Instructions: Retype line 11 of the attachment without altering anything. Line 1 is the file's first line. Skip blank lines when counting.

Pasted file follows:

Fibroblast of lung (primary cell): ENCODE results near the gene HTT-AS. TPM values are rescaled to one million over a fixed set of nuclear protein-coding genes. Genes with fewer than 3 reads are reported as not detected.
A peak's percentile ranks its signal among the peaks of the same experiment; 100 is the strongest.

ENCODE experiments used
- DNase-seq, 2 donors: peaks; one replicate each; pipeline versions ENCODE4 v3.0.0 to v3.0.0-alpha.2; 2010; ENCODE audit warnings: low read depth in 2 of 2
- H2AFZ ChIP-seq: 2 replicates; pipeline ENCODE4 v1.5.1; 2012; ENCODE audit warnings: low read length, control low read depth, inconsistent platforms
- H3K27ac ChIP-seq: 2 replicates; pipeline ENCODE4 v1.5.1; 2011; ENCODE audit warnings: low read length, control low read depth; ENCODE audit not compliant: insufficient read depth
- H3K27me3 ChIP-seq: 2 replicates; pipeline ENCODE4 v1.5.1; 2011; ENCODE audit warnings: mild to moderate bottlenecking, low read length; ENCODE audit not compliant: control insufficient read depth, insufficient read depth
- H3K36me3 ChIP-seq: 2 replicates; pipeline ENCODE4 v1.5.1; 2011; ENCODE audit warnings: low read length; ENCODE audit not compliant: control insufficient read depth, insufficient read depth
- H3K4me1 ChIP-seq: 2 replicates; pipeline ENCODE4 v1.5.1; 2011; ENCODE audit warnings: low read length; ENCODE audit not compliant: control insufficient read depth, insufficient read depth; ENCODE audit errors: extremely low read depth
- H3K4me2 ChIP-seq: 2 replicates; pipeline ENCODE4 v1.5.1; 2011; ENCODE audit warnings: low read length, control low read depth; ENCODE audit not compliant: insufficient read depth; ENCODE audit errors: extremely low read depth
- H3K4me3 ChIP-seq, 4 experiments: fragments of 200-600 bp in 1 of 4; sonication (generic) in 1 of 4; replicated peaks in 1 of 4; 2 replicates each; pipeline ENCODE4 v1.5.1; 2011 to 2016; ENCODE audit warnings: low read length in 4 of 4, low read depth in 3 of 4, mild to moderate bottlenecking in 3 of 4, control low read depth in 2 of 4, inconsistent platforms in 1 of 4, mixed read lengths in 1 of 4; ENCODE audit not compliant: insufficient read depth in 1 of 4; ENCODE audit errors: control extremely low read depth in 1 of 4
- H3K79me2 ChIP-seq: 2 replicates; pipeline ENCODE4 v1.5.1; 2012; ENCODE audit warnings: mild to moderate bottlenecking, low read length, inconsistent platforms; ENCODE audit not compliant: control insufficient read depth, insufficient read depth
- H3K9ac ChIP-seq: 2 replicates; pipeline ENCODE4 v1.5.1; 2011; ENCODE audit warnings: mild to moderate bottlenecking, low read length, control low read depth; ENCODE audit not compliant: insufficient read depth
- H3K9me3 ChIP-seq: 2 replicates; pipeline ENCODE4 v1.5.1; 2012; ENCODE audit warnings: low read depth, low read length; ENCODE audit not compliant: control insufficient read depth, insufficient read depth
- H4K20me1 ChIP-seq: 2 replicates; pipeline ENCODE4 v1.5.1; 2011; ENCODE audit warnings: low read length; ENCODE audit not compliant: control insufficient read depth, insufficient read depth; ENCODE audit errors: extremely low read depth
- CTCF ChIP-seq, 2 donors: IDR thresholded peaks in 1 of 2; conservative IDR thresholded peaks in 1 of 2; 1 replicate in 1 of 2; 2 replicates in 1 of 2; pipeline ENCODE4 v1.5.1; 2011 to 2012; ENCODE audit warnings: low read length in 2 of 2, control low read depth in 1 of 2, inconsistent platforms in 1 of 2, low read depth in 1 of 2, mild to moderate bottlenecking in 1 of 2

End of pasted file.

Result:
- H3K4me3 ChIP-seq, 4 experiments: fragments of 200-600 bp in 1 of 4; sonication (generic) in 1 of 4; replicated peaks in 1 of 4; 2 replicates each; pipeline ENCODE4 v1.5.1; 2011 to 2016; ENCODE audit warnings: low read length in 4 of 4, low read depth in 3 of 4, mild to moderate bottlenecking in 3 of 4, control low read depth in 2 of 4, inconsistent platforms in 1 of 4, mixed read lengths in 1 of 4; ENCODE audit not compliant: insufficient read depth in 1 of 4; ENCODE audit errors: control extremely low read depth in 1 of 4